(A) A pressure record of spontaneous activity of a Nautilus in a flume. Swimming speeds were calculated from videotapes, and average pressures calculated as the area under the pressure curve from synchronized computer files of telemetered data. (B) An expansion of the same record to show resolution of pressure data from telemetry for resting respiration and maximal jets.

Fig. 2.

(A) A pressure record of spontaneous activity of a Nautilus in a flume. Swimming speeds were calculated from videotapes, and average pressures calculated as the area under the pressure curve from synchronized computer files of telemetered data. (B) An expansion of the same record to show resolution of pressure data from telemetry for resting respiration and maximal jets.

Swimming speed

Swimming speeds were determined by videotaping with a Panasonic WV-D5000 camera and an AG-2400 recorder with a 0·1s time base superimposed. Three different facilities were used. (1) A large shallow tank (2.0mxl.0mx0.3m deep) viewed from above. Unfortunately, available equipment would not cool this tank below 22°C, which is too warm to produce full activity in Nautilus. (2) A 1·0mx0.5m×0·5m glass aquarium cooled to 15–17°C and observed from the side, which was too small to record full activity. (3) This aquarium was divided in half with a 0·5 m glass plate centred along the long axis, and a hand-turned outboard motor propeller was installed on the back side to produce a current. Upstream baffles produced a reasonably uniform flow profile in a 0·5 m (long) ×0·25 m (wide) zone in the front half of the aquarium. Dozens of small plastic vials, weighted with stones to make them neutrally buoyant, were released in the flume to allow flow speeds to be calculated from video recordings. Current speeds up to 0·5 ms−1 were possible, and hand-cranking allowed the operator to push the animal gradually to higher speeds. Vertical stripes on the centre divider enhanced the optomotor response and usually held the animal in the zone.

Videotapes were synchronized with computer pressure data using computer generated audio cues, allowing swimming speeds to be correlated with jet pressures. Segments of tape in which the animal swam steadily in the uniform zone were analysed. The speeds of bottles passing in front of, behind, above and below the animal were averaged to estimate relative speed. A typical speed: pressure datum is based on 10 bottles and 20 s of pressure record. Speeds in the static tanks were calculated directly from distance travelled and the time base for periods of steady movement. Average pressures (p) were calculated from the integrated area under the pressure curve.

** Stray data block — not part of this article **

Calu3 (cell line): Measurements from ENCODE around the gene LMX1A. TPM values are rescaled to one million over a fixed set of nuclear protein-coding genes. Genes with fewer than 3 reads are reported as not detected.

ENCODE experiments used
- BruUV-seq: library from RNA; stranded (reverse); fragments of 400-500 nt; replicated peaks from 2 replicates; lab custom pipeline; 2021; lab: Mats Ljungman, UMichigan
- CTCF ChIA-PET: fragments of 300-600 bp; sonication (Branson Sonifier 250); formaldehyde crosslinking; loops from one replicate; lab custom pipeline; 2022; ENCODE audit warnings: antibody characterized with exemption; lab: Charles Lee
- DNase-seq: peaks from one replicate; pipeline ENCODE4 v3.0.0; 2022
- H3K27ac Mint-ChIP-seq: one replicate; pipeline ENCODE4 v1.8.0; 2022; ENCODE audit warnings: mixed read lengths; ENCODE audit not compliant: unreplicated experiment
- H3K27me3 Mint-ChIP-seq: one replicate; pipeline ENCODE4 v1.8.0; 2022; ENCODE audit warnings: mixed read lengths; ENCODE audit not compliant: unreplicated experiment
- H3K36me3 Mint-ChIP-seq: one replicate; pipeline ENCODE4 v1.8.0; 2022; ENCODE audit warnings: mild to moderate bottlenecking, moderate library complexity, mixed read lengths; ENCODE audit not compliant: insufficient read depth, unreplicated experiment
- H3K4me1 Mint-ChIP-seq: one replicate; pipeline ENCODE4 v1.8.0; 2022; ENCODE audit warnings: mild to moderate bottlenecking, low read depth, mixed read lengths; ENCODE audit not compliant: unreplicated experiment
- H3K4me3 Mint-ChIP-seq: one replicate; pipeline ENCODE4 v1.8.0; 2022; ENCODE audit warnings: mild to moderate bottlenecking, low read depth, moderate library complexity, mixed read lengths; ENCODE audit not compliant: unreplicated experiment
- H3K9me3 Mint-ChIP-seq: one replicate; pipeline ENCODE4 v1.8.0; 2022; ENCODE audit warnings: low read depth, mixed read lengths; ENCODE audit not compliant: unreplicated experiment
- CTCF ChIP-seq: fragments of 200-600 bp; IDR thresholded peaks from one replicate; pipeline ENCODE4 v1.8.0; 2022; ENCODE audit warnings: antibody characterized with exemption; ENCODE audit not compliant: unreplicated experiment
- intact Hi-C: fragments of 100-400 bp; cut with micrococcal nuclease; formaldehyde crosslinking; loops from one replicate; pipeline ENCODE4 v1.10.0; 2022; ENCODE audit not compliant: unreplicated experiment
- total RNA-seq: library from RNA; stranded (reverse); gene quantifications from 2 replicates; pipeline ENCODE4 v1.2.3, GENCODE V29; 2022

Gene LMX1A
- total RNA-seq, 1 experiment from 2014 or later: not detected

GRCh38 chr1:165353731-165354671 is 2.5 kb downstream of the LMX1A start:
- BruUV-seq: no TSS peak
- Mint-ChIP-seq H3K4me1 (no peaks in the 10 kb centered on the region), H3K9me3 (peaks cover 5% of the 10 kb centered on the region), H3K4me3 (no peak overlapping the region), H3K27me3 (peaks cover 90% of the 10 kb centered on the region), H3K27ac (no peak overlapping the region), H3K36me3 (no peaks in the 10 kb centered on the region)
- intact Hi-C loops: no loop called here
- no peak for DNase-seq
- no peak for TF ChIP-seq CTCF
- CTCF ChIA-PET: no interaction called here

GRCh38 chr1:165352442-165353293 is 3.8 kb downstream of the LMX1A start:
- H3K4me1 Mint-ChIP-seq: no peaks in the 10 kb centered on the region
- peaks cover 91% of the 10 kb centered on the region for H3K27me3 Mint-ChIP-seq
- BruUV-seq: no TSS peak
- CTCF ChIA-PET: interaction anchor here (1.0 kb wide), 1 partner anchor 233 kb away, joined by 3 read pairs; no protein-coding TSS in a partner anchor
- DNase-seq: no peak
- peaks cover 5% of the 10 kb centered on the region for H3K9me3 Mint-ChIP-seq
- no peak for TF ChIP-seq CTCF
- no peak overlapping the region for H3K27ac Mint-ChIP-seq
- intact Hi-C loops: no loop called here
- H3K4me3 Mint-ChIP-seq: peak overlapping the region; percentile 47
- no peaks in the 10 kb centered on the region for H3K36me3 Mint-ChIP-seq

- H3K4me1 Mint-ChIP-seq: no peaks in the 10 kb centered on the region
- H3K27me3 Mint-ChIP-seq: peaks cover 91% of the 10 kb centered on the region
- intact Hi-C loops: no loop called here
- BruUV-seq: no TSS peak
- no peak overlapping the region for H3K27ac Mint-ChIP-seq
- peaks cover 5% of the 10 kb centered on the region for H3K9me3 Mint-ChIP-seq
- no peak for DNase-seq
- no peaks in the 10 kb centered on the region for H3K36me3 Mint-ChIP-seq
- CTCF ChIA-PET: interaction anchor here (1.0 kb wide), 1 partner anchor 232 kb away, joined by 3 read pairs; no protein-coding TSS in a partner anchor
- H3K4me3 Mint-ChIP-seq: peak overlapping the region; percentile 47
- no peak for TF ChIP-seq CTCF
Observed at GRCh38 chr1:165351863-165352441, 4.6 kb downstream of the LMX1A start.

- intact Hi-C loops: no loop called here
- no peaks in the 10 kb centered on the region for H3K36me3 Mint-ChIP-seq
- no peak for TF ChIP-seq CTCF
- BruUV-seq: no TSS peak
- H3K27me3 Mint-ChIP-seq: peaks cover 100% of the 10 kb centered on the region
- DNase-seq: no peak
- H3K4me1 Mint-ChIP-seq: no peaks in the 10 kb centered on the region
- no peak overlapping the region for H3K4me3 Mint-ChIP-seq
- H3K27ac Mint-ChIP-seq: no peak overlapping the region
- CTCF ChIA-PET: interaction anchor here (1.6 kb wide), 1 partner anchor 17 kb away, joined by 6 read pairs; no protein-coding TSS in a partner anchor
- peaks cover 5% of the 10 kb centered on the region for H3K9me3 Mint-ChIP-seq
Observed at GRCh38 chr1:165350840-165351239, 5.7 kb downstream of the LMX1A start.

Respirometry

Plexiglas cubes (0·25 m), divided in half, were modified for use as respirometers. The rear half housed an immersion cooler and the hydrophone, while the front half housed the Nautilus, isolated in 51 of sea water. Floating lids held the oxygen electrode (either an Orion 97–08 or an EIL 7130) above a magnetic stirring bar in one corner, which kept the entire volume well mixed. Nautilus activities are so stereotyped that they would repeat entire behaviour sequences in a 51 respirometer, even though they could go nowhere. Oxygen consumption and pressure data were synchronized to provided a direct measure of the metabolic cost of producing pressure.

Swimming behaviour

Our observations of 50 Nautilus over a period of 3 months, including 6 animal-days of continuously monitored activity, generally confirm Zann’s (1984) observations of bouts of swimming lasting a few minutes followed by rest (sleep?) periods about 10 times as long on an essentially random schedule which varied between individuals. Sleeping animals typically attached themselves to the tank walls with a few cirri and, if disturbed, usually withdrew into their shells rather than attempting to escape, making it impossible to have animals perform on demand. We had to adapt our experimental schedule to the animal’s cycle. As the waking periods approached, a few cirri were extended, apparently to sample the environment, and, if bits of fish or lobster flesh were placed near the cirri, they produced a general arousal. Aroused animals extended all their cirri and explored the tanks by swimming about head first. When a current was produced in the flume, it was usually possible to get animals to swim head first against the current for several minutes; presumably this behaviour would lead an animal to food in nature. If animals were then given a few grams of food, they took it and moved rapidly away from the source, swimming backwards. In this orientation Nautilus exhibits a strong optomotor reflex and would hold its position against currents of up to 0·3ms−1 for several minutes in front of the vertical bars in the flume. This may be the response, that allows Nautilus to avoid being swept away by currents and remain near the reef face in nature (Saunders and Ward, 1987).

This suite of feeding-related behaviour seemed to be quite stereotyped, occurring reasonably reliably whenever the stimuli were applied after the animal had had adequate time to recover from the last activity bout. Similar patterns of activity were played out whether the animal was in the flume tank, the large static tank or the small respirometers. Thus, comparable levels of activity could be induced and quantified using the differential pressure transducer/transmitters under the three different circumstances.

Jet pressure